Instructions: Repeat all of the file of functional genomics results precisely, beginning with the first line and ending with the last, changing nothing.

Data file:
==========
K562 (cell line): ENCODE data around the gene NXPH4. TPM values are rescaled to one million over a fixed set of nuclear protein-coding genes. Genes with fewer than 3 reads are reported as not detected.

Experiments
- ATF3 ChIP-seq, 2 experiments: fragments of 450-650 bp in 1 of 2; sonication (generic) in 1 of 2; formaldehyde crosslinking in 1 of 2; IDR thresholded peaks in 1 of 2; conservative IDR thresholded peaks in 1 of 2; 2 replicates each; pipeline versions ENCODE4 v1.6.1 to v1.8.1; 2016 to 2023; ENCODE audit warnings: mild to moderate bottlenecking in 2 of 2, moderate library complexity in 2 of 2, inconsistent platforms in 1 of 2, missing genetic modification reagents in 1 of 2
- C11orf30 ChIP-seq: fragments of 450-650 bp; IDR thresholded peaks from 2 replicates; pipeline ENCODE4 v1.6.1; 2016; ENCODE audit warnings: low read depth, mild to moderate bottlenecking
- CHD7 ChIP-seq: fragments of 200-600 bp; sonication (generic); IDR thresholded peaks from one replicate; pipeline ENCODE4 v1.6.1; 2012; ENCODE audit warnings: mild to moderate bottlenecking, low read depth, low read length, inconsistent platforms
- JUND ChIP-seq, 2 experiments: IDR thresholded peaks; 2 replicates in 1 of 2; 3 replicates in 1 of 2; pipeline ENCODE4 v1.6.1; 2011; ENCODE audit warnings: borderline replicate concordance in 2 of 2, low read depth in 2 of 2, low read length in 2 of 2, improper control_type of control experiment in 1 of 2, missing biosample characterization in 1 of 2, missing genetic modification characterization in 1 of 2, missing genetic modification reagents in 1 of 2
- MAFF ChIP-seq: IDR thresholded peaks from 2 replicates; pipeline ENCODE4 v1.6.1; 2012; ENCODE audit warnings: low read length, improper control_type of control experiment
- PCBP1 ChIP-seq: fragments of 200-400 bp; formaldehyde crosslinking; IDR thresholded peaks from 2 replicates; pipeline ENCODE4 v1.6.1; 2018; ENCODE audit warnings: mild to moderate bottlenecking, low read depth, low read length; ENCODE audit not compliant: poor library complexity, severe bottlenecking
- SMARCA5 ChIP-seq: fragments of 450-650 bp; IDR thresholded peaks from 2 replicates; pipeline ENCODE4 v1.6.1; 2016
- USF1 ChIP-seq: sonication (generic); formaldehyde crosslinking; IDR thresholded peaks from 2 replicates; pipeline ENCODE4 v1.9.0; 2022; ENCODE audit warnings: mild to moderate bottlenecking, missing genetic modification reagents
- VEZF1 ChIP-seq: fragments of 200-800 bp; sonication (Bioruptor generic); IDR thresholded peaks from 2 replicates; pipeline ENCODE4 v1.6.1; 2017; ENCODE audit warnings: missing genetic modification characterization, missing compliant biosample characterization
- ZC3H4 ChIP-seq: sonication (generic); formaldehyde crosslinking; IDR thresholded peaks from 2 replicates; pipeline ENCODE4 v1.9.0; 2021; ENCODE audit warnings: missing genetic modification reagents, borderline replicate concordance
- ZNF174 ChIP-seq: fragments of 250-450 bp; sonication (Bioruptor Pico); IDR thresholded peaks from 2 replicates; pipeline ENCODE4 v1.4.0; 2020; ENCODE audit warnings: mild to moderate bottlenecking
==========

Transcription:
K562 (cell line): ENCODE data around the gene NXPH4. TPM values are rescaled to one million over a fixed set of nuclear protein-coding genes. Genes with fewer than 3 reads are reported as not detected.

Experiments
- ATF3 ChIP-seq, 2 experiments: fragments of 450-650 bp in 1 of 2; sonication (generic) in 1 of 2; formaldehyde crosslinking in 1 of 2; IDR thresholded peaks in 1 of 2; conservative IDR thresholded peaks in 1 of 2; 2 replicates each; pipeline versions ENCODE4 v1.6.1 to v1.8.1; 2016 to 2023; ENCODE audit warnings: mild to moderate bottlenecking in 2 of 2, moderate library complexity in 2 of 2, inconsistent platforms in 1 of 2, missing genetic modification reagents in 1 of 2
- C11orf30 ChIP-seq: fragments of 450-650 bp; IDR thresholded peaks from 2 replicates; pipeline ENCODE4 v1.6.1; 2016; ENCODE audit warnings: low read depth, mild to moderate bottlenecking
- CHD7 ChIP-seq: fragments of 200-600 bp; sonication (generic); IDR thresholded peaks from one replicate; pipeline ENCODE4 v1.6.1; 2012; ENCODE audit warnings: mild to moderate bottlenecking, low read depth, low read length, inconsistent platforms
- JUND ChIP-seq, 2 experiments: IDR thresholded peaks; 2 replicates in 1 of 2; 3 replicates in 1 of 2; pipeline ENCODE4 v1.6.1; 2011; ENCODE audit warnings: borderline replicate concordance in 2 of 2, low read depth in 2 of 2, low read length in 2 of 2, improper control_type of control experiment in 1 of 2, missing biosample characterization in 1 of 2, missing genetic modification characterization in 1 of 2, missing genetic modification reagents in 1 of 2
- MAFF ChIP-seq: IDR thresholded peaks from 2 replicates; pipeline ENCODE4 v1.6.1; 2012; ENCODE audit warnings: low read length, improper control_type of control experiment
- PCBP1 ChIP-seq: fragments of 200-400 bp; formaldehyde crosslinking; IDR thresholded peaks from 2 replicates; pipeline ENCODE4 v1.6.1; 2018; ENCODE audit warnings: mild to moderate bottlenecking, low read depth, low read length; ENCODE audit not compliant: poor library complexity, severe bottlenecking
- SMARCA5 ChIP-seq: fragments of 450-650 bp; IDR thresholded peaks from 2 replicates; pipeline ENCODE4 v1.6.1; 2016
- USF1 ChIP-seq: sonication (generic); formaldehyde crosslinking; IDR thresholded peaks from 2 replicates; pipeline ENCODE4 v1.9.0; 2022; ENCODE audit warnings: mild to moderate bottlenecking, missing genetic modification reagents
- VEZF1 ChIP-seq: fragments of 200-800 bp; sonication (Bioruptor generic); IDR thresholded peaks from 2 replicates; pipeline ENCODE4 v1.6.1; 2017; ENCODE audit warnings: missing genetic modification characterization, missing compliant biosample characterization
- ZC3H4 ChIP-seq: sonication (generic); formaldehyde crosslinking; IDR thresholded peaks from 2 replicates; pipeline ENCODE4 v1.9.0; 2021; ENCODE audit warnings: missing genetic modification reagents, borderline replicate concordance
- ZNF174 ChIP-seq: fragments of 250-450 bp; sonication (Bioruptor Pico); IDR thresholded peaks from 2 replicates; pipeline ENCODE4 v1.4.0; 2020; ENCODE audit warnings: mild to moderate bottlenecking